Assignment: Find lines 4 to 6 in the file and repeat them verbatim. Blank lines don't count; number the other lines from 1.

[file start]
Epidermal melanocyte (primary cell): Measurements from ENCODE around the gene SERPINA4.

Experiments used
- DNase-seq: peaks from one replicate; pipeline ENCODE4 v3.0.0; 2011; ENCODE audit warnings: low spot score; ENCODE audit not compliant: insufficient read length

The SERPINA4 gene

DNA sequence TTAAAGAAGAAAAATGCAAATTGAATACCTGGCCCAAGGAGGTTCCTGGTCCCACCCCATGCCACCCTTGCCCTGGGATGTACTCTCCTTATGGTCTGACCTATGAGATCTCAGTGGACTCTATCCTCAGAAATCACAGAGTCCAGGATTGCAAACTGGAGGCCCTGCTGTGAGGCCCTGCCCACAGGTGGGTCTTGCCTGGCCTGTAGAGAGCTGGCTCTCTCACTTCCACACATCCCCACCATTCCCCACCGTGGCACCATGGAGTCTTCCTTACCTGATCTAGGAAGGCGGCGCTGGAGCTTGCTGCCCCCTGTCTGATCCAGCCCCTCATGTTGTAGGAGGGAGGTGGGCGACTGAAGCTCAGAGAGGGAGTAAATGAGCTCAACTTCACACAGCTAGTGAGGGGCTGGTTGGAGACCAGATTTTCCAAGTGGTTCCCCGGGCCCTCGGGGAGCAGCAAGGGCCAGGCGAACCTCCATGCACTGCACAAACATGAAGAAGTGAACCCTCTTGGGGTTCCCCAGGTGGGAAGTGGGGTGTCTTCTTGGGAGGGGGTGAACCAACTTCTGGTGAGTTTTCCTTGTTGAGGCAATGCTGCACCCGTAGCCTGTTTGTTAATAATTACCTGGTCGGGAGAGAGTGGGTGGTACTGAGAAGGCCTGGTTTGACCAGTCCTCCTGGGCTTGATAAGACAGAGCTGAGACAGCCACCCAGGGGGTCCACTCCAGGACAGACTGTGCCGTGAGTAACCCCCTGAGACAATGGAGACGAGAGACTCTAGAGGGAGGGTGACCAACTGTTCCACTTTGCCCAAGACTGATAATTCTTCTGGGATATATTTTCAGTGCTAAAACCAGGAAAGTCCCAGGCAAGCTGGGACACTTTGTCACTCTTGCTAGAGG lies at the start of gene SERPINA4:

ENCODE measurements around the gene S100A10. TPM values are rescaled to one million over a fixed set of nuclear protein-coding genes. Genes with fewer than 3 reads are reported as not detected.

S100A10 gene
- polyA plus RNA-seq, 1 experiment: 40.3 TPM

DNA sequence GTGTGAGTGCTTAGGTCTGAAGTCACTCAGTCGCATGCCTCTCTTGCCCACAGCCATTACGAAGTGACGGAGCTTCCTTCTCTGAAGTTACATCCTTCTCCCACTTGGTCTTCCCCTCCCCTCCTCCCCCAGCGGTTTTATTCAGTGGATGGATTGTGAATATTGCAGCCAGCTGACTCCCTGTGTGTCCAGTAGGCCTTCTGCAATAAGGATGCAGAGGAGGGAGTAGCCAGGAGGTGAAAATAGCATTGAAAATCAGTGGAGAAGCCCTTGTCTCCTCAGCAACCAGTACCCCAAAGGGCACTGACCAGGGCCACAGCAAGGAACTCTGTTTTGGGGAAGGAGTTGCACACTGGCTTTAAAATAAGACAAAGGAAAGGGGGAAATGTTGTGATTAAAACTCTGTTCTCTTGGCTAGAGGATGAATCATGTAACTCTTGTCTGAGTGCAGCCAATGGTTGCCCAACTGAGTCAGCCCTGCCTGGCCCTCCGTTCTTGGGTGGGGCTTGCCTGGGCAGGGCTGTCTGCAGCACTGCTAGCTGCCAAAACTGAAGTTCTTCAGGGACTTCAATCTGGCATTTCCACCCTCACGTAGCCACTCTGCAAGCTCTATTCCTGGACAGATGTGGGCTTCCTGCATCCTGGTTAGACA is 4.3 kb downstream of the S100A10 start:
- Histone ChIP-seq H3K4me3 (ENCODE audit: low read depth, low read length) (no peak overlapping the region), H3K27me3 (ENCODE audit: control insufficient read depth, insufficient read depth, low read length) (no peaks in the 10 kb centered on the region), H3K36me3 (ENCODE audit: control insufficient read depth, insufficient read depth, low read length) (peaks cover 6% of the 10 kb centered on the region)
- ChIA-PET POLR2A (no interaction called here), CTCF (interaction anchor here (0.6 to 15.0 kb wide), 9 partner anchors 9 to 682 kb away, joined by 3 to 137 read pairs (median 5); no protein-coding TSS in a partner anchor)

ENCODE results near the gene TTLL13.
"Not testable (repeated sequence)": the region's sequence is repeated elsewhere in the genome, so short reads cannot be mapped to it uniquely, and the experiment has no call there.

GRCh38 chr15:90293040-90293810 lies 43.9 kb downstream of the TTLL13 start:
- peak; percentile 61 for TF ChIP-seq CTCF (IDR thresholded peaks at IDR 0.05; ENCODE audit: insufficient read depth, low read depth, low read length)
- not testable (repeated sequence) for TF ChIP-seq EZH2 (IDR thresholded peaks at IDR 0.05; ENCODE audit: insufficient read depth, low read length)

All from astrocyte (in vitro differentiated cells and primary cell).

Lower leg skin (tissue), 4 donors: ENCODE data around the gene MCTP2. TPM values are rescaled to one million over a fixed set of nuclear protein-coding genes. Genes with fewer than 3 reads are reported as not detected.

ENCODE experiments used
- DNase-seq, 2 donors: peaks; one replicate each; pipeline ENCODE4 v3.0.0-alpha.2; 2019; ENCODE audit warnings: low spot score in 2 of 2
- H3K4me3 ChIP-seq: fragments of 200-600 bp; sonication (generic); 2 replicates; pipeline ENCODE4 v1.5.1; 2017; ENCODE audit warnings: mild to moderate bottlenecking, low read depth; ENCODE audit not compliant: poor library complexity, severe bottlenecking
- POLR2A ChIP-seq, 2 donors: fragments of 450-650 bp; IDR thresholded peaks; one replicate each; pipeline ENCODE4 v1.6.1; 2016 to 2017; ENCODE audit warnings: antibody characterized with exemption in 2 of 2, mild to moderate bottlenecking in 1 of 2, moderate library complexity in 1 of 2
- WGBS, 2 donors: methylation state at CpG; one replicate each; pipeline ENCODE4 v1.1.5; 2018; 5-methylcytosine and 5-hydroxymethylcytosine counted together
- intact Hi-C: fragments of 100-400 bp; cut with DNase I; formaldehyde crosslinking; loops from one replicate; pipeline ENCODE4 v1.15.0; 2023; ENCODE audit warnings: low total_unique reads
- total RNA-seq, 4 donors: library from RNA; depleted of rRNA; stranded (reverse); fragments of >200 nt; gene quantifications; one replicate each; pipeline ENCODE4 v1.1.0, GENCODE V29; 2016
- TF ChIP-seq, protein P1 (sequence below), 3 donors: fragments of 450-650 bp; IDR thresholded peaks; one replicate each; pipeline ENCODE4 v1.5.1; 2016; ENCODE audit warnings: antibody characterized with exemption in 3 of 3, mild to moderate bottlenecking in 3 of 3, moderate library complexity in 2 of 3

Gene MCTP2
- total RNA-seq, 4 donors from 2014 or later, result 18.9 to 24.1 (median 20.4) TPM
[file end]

The SERPINA4 gene

DNA sequence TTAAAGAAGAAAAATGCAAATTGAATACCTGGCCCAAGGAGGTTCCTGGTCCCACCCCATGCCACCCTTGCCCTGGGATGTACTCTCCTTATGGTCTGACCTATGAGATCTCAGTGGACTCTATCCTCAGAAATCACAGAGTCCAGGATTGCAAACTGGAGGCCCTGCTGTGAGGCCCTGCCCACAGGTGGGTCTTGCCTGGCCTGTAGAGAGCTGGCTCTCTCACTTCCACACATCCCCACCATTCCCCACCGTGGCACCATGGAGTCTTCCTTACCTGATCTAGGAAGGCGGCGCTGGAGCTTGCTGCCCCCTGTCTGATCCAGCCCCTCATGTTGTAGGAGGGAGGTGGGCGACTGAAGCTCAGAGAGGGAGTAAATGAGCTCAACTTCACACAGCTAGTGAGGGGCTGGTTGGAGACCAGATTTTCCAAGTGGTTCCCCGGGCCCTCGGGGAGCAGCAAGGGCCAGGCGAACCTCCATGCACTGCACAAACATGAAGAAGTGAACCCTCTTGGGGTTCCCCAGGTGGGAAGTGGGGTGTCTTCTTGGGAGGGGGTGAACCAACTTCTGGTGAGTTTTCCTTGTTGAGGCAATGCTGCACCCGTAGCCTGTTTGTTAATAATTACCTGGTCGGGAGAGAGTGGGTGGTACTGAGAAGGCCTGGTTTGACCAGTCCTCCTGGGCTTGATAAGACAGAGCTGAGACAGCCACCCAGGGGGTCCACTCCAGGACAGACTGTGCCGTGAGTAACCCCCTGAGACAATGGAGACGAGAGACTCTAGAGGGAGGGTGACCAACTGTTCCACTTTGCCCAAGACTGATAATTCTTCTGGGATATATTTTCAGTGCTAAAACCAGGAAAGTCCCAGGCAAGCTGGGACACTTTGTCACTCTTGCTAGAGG lies at the start of gene SERPINA4:

ENCODE measurements around the gene S100A10. TPM values are rescaled to one million over a fixed set of nuclear protein-coding genes. Genes with fewer than 3 reads are reported as not detected.